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True or False: Vadi’s First Play of the Sword

I recently posted this video as part of the ongoing Vadi interpretation work I am doing. As should be clear from the context, this is not syllabus-ready material, it is just my first proper take on the subject. In other words, the interpretations in the video are not the gospel according to Guy, but an indication of my current thoughts on the subject. Bear that in mind when putting it into practice!

This play is tricky to interpret as the image seems to show something that directly contradicts an earlier statement in the text. I don’t know of anyone who has a definitive interpretation with no such inconsistencies. So this may be a good place to look at the assumptions I am making, as they shed light on the process of interpretation that I tend to follow. And a deeper look into the text that may support my current view.

Here is the image in question:

Vadi first LS Play

And the text that goes with it:

E reverso fendente ho tratto sul pe stanco 

Senza scanbiar pe voltando el galone 

Traro el dritto senza moverme anco.

I have made a roverso fendente on the left foot,
Without changing the foot turning the hips

I strike a dritto without further movement.

(Translation mine, from Veni Vadi Vici, p 126)

The first question then is can we trust the image? It is possible to argue that given medieval artistic conventions and the like that the the play done in real life may not look much like the image. I reject these arguments out of hand on the grounds that there is no end then to what the image may represent- it becomes essentially useless. I make exceptions only for images that are anatomically impossible to replicate, such as this one from the Getty MS:

The famous Alien defence, where an extra arm explodes out of your chest at the critical moment.
The famous Alien defence, where an extra arm explodes out of your chest at the critical moment.

To claim that an interpretation looks nothing like the image because the image is wrong demands a hefty burden of proof. So we might ask, are the other images in this MS reliable? And with the exception of sudden hand changes (eg the 12th play, p 134), and the 14th play (p135) where it appears that they would both be injured, I think yes. There is no good reason to suppose that this play should not look just like the picture.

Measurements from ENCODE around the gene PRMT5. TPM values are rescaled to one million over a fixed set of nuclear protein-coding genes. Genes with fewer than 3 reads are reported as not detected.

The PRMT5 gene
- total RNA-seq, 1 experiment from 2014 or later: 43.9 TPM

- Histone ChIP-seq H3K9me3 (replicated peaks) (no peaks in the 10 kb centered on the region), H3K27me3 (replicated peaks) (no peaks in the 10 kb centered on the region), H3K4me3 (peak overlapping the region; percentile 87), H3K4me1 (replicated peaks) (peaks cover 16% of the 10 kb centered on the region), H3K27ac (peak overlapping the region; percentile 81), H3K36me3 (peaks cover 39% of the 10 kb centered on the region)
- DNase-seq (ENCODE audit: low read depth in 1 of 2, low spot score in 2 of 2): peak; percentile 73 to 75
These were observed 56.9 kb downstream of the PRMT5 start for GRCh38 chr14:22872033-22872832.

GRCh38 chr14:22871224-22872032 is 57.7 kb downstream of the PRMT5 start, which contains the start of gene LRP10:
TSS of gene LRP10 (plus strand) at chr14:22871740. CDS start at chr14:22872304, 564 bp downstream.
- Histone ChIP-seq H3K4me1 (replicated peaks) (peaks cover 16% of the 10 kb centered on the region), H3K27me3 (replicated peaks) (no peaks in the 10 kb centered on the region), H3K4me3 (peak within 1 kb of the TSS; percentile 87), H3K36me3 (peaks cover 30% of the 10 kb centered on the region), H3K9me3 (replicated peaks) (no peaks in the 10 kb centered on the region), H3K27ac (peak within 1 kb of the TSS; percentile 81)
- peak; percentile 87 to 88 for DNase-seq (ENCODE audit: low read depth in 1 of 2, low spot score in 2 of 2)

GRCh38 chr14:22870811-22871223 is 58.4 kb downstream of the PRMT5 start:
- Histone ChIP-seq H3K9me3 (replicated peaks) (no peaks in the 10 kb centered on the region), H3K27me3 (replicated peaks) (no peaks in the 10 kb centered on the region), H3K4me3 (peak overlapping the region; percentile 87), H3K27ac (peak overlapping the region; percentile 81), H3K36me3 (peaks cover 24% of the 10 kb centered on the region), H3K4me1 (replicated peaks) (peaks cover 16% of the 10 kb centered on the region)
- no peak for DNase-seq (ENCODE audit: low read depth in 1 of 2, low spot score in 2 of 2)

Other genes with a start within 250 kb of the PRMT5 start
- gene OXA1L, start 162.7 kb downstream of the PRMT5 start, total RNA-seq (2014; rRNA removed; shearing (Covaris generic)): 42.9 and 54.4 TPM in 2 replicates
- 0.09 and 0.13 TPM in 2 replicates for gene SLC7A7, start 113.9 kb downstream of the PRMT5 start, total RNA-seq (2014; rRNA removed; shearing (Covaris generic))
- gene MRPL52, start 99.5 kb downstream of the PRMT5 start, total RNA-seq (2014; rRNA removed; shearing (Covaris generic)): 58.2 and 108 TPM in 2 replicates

So what is the picture trying to show? There is no doubt, given the foot placement, and the blade relationship, that the figure on the left is doing the action in the text. So, is this image showing us the roverso (backhand), or the dritto (forehand) mentioned? As a general rule, derived from my experience, and to which I cannot offhand think of a single exception, treatise illustrations show the moment of the final action of the text. They may show the beginning, middle, or end of a technique, such as the 8th, 9th and 10th plays of the zogho stretto from the Getty MS, subject of this article and this video, but the text accompanying a given image will then state that the play is in an intermediate stage, and the image will show that stage. So this image is most probably showing the “dritto” stage of the action. Given that this blow ends up with the hands crossed on the right hand side, it appears that the scholar has struck a descending blow with the false edge, or is thrusting.